Movie Review: Dark Places (2015)
“In 1985, her entire family was murdered. 30 years later, the truth emerges.”
Dark Places (2015)
Director: Gilles Paquet-Brenner
Cast: Charlize Theron, Nicholas Hoult, Christina Hendricks
Synopsis: Thirty years after most of her family were murdered, a troubled woman revisits the events to find out whether the brother who was imprisoned for the crime is truly innocent.
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Dark Places is a perfect example of a decent novel becoming a movie so poor that even its production company appears to give up on it before its release. Despite having A-lister Charlize Theron (Mad Max: Fury Road, The Huntsman: Winter’s War) leading a talented cast, the movie was initially available on the internet before receiving a limited release in the States which earned a paltry $208,000. Surprisingly, Theron turns out to be one of the problems. She’s a decent enough actress, and gets the sullen and moody side to her character about right, but she simply looks too good for someone carrying around the crippling and traumatic psychological legacy of a horrific incident that has shaped her life for the past thirty years. That might sound shallow, but we’re conditioned to seeing characters like that bear physical scars that are symbolic of the psychological ones; they often use drugs or booze, cigarettes or food to help them cope, and they looked lived in as a result. Theron just looks like what she is: a good-looking multi-millionaire pretending to be a penniless loner.
Her name is Libby Day, and when she was 7-years-old she survived an encounter with the intruder who broke into her home one night and murdered her mother and two sisters. As far as the authorities were concerned, the obvious suspect was her troubled older brother, Ben (Tye Sheridan – The Forger), and although she didn’t witness any of the murders, little Libby’s evidence was enough to help put her brother away for them. Thirty years later, and he’s still inside while Libby continues to suffer from the psychological fall-out; she’s depressed and anti-social, and lives on the charitable handouts from a generous few who still recall the slayings. But time passes, crime makes orphans of other young victims, and the finance has now all but dried up. Libby’s so desperate for money that she reluctantly agrees to a request from Lyle Wirth (Nicholas Hoult), a member of The Kill Club, an eccentric group investigating old crimes they believe might have resulted in miscarriages of justice, that she revisit the events of the fateful night in the hope of proving Ben’s innocence.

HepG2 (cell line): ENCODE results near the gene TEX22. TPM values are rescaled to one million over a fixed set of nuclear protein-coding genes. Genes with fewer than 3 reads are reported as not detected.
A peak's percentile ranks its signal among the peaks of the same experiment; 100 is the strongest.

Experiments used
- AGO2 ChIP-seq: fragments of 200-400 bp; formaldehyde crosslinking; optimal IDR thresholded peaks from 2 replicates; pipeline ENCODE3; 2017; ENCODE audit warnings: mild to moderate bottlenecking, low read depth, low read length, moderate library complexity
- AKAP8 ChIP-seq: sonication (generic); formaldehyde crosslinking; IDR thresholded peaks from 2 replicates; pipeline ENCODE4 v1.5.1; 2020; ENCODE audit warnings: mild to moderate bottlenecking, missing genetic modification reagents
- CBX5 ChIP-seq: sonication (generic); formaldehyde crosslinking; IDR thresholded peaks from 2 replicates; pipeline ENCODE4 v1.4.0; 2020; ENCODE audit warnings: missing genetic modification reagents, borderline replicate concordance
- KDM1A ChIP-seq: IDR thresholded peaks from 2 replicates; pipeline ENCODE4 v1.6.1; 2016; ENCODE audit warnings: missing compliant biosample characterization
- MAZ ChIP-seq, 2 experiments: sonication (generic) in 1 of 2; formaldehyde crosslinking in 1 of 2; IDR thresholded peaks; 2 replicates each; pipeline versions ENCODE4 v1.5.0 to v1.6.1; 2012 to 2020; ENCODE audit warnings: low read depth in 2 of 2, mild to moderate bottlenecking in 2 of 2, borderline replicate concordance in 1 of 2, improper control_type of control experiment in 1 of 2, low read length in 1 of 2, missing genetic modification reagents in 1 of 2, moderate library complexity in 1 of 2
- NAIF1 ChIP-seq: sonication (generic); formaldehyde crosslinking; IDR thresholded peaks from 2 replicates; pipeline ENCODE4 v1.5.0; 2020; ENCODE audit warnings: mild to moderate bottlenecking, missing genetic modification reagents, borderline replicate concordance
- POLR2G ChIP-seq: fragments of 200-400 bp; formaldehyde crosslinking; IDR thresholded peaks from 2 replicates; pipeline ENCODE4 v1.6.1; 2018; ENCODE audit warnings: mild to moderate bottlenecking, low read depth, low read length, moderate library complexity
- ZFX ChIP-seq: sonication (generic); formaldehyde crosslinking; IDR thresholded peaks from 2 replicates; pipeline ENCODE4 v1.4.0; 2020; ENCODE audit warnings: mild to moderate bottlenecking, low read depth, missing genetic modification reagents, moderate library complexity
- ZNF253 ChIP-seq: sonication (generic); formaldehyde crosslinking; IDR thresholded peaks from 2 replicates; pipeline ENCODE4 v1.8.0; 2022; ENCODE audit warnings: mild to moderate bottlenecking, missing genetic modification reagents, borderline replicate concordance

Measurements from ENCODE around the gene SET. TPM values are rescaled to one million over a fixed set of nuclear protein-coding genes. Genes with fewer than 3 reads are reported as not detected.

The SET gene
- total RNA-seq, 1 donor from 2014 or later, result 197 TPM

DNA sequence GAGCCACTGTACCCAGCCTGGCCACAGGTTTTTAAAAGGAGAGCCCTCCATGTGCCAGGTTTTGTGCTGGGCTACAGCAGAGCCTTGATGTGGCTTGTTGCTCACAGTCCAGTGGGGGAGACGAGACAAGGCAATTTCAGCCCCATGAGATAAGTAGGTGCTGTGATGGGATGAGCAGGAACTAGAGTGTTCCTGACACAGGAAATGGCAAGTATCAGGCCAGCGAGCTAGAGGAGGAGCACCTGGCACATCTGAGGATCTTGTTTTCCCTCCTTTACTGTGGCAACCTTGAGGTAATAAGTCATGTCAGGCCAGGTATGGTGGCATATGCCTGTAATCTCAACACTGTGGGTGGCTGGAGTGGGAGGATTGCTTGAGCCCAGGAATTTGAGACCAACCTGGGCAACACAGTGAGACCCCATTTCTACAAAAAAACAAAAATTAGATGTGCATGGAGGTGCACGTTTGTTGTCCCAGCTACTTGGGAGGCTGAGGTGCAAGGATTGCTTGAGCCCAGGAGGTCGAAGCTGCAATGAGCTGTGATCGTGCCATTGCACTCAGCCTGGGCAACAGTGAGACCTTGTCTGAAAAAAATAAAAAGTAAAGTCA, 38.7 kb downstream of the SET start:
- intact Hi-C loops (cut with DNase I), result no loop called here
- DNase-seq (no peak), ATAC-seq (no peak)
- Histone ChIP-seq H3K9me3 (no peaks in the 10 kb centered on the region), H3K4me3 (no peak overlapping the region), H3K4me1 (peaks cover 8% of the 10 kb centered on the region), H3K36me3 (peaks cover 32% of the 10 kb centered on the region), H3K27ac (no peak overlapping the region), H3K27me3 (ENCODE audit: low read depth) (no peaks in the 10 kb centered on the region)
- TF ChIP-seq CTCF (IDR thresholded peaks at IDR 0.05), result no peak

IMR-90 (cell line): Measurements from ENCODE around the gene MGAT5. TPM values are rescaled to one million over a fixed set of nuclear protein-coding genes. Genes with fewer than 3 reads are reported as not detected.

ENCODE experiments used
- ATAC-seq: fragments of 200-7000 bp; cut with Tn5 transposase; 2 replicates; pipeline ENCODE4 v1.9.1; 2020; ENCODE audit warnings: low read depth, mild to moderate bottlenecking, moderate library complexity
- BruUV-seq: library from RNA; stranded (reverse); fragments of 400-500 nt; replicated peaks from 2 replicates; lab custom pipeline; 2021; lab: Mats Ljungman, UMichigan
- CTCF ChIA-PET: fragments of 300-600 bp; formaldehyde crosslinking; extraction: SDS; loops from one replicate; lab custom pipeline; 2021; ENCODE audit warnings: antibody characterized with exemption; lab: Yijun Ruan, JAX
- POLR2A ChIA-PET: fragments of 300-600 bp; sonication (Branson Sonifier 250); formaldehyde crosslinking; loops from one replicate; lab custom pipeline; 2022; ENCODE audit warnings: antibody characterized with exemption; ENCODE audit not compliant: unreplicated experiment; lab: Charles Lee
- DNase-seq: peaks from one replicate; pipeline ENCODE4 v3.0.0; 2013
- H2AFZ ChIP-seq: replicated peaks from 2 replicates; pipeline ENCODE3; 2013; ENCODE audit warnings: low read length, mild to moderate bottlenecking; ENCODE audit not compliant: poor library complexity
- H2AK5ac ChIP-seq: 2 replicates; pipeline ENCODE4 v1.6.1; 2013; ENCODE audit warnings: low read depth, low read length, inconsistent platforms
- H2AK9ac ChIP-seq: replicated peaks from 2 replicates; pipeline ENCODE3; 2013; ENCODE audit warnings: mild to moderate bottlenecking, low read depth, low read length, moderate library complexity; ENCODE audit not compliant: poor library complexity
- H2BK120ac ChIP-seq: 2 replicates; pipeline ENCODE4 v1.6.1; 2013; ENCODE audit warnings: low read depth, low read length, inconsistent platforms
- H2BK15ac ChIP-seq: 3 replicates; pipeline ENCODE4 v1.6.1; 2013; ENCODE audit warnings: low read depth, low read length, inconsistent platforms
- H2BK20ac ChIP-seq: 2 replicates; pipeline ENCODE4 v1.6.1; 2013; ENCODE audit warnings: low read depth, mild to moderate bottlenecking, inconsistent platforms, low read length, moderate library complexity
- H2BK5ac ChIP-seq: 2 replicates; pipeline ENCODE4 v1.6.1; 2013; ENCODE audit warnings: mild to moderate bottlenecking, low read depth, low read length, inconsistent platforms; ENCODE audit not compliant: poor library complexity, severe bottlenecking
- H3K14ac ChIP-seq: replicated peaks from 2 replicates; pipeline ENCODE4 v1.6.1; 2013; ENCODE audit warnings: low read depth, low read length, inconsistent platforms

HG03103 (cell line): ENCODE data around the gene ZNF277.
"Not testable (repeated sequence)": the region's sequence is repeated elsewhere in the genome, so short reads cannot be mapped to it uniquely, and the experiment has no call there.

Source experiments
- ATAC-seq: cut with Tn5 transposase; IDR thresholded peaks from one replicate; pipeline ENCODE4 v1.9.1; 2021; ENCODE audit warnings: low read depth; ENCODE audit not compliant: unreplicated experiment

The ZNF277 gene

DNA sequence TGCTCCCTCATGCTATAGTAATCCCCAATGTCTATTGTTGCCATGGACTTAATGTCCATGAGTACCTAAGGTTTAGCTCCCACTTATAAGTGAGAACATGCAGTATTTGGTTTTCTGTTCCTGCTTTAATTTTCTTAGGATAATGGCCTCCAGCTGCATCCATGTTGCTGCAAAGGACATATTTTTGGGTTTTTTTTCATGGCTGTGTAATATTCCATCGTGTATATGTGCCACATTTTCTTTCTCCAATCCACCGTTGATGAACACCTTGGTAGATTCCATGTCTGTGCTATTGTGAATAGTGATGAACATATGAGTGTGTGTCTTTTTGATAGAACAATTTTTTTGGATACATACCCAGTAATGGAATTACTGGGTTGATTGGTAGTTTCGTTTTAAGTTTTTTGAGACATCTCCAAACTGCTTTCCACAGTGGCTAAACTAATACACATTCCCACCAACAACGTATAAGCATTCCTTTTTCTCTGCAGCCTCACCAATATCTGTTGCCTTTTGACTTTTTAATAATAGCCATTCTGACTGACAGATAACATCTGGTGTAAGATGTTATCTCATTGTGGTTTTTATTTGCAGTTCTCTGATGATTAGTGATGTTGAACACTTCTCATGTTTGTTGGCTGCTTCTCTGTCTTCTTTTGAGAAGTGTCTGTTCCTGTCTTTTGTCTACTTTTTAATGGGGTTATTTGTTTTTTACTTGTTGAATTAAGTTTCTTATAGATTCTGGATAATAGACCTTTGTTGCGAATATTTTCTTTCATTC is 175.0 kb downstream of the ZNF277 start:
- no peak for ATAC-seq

The plot of Dark Places isn’t so much convoluted as… uncontained; it spreads like a viscous liquid in all directions as it jumps back and forth between the present day and 1985. A number of suspects are put forward, none of whom really have a compelling reason to commit wholesale slaughter. Libby’s no-good father (Sean Bridgers – Midnight Special), who came sniffing around for a handout just before the killings, is one; he’s now a down-and-out, living, a little too symbolically, in a vat in an abandoned toxic plant, and is quickly discarded. Then there’s Trey Teepano, the vaguely intimidating kid (Shannon Kook – The Conjuring, A Christmas Horror Story) who’s friends with Ben’s sexy but flakey pregnant girlfriend, Diondra (Chloe Grace Moretz – Carrie, The Equalizer) both of whom like to slaughter cows to show their devotion to Satan.
Writer-director Paquet-Brenner’s shapeless screenplay provides clues that are intended to deepen the mystery, but which instead provide rather obvious pointers to at least one of the culprits. Each fresh plot twist raises questions that the screenplay is unable to answer, while providing character motivations that make little sense before arriving at a wholly unsatisfying conclusion.
(Reviewed 1st September 2016)